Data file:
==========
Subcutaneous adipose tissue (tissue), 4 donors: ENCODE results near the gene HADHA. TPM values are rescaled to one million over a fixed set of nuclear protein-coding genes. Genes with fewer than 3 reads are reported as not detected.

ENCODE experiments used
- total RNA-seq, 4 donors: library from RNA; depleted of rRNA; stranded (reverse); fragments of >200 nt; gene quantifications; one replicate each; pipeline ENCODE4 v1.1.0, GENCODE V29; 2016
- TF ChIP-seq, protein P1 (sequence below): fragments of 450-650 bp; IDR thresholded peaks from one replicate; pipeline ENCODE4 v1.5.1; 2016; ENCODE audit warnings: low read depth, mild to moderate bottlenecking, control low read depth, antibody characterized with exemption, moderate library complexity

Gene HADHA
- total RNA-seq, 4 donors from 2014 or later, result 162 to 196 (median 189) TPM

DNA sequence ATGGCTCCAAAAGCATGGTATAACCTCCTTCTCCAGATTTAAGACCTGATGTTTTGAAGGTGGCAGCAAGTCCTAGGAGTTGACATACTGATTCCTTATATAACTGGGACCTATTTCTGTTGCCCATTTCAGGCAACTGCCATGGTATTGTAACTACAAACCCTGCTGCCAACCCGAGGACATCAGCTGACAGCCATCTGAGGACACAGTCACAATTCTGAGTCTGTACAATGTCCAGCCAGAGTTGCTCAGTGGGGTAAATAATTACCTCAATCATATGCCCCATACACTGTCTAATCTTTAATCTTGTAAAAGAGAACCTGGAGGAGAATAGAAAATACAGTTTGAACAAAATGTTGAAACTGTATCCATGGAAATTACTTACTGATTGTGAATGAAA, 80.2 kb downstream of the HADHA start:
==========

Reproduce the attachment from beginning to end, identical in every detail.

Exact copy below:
Subcutaneous adipose tissue (tissue), 4 donors: ENCODE results near the gene HADHA. TPM values are rescaled to one million over a fixed set of nuclear protein-coding genes. Genes with fewer than 3 reads are reported as not detected.

ENCODE experiments used
- total RNA-seq, 4 donors: library from RNA; depleted of rRNA; stranded (reverse); fragments of >200 nt; gene quantifications; one replicate each; pipeline ENCODE4 v1.1.0, GENCODE V29; 2016
- TF ChIP-seq, protein P1 (sequence below): fragments of 450-650 bp; IDR thresholded peaks from one replicate; pipeline ENCODE4 v1.5.1; 2016; ENCODE audit warnings: low read depth, mild to moderate bottlenecking, control low read depth, antibody characterized with exemption, moderate library complexity

Gene HADHA
- total RNA-seq, 4 donors from 2014 or later, result 162 to 196 (median 189) TPM

DNA sequence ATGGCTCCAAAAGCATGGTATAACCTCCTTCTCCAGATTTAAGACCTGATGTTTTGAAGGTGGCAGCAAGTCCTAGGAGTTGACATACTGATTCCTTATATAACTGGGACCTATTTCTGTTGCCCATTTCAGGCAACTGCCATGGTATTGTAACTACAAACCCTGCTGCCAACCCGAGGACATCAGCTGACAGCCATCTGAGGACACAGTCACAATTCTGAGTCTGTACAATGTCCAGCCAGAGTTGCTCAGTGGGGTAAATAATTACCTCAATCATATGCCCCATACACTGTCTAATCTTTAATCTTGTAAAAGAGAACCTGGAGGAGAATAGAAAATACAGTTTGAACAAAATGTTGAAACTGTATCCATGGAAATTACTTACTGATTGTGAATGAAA, 80.2 kb downstream of the HADHA start: